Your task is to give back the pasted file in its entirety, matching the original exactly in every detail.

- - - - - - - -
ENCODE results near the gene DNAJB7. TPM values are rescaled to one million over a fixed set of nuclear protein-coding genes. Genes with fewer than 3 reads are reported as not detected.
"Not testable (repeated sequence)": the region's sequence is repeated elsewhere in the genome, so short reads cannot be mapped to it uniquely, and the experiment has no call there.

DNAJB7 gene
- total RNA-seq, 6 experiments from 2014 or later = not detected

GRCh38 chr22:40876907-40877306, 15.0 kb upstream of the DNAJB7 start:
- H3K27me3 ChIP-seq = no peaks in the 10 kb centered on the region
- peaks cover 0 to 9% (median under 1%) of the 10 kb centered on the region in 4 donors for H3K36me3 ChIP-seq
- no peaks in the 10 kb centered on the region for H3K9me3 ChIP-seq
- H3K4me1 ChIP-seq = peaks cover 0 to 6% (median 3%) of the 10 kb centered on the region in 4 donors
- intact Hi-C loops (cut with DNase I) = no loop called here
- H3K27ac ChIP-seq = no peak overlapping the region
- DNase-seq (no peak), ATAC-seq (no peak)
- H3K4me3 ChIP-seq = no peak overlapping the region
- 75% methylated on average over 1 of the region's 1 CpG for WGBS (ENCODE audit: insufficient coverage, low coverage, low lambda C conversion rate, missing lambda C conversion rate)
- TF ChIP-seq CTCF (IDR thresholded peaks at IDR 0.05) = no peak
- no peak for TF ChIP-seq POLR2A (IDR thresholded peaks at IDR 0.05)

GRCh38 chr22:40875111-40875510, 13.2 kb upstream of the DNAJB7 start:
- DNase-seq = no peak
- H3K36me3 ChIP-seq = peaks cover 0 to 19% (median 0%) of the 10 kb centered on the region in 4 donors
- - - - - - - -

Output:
ENCODE results near the gene DNAJB7. TPM values are rescaled to one million over a fixed set of nuclear protein-coding genes. Genes with fewer than 3 reads are reported as not detected.
"Not testable (repeated sequence)": the region's sequence is repeated elsewhere in the genome, so short reads cannot be mapped to it uniquely, and the experiment has no call there.

DNAJB7 gene
- total RNA-seq, 6 experiments from 2014 or later = not detected

GRCh38 chr22:40876907-40877306, 15.0 kb upstream of the DNAJB7 start:
- H3K27me3 ChIP-seq = no peaks in the 10 kb centered on the region
- peaks cover 0 to 9% (median under 1%) of the 10 kb centered on the region in 4 donors for H3K36me3 ChIP-seq
- no peaks in the 10 kb centered on the region for H3K9me3 ChIP-seq
- H3K4me1 ChIP-seq = peaks cover 0 to 6% (median 3%) of the 10 kb centered on the region in 4 donors
- intact Hi-C loops (cut with DNase I) = no loop called here
- H3K27ac ChIP-seq = no peak overlapping the region
- DNase-seq (no peak), ATAC-seq (no peak)
- H3K4me3 ChIP-seq = no peak overlapping the region
- 75% methylated on average over 1 of the region's 1 CpG for WGBS (ENCODE audit: insufficient coverage, low coverage, low lambda C conversion rate, missing lambda C conversion rate)
- TF ChIP-seq CTCF (IDR thresholded peaks at IDR 0.05) = no peak
- no peak for TF ChIP-seq POLR2A (IDR thresholded peaks at IDR 0.05)

GRCh38 chr22:40875111-40875510, 13.2 kb upstream of the DNAJB7 start:
- DNase-seq = no peak
- H3K36me3 ChIP-seq = peaks cover 0 to 19% (median 0%) of the 10 kb centered on the region in 4 donors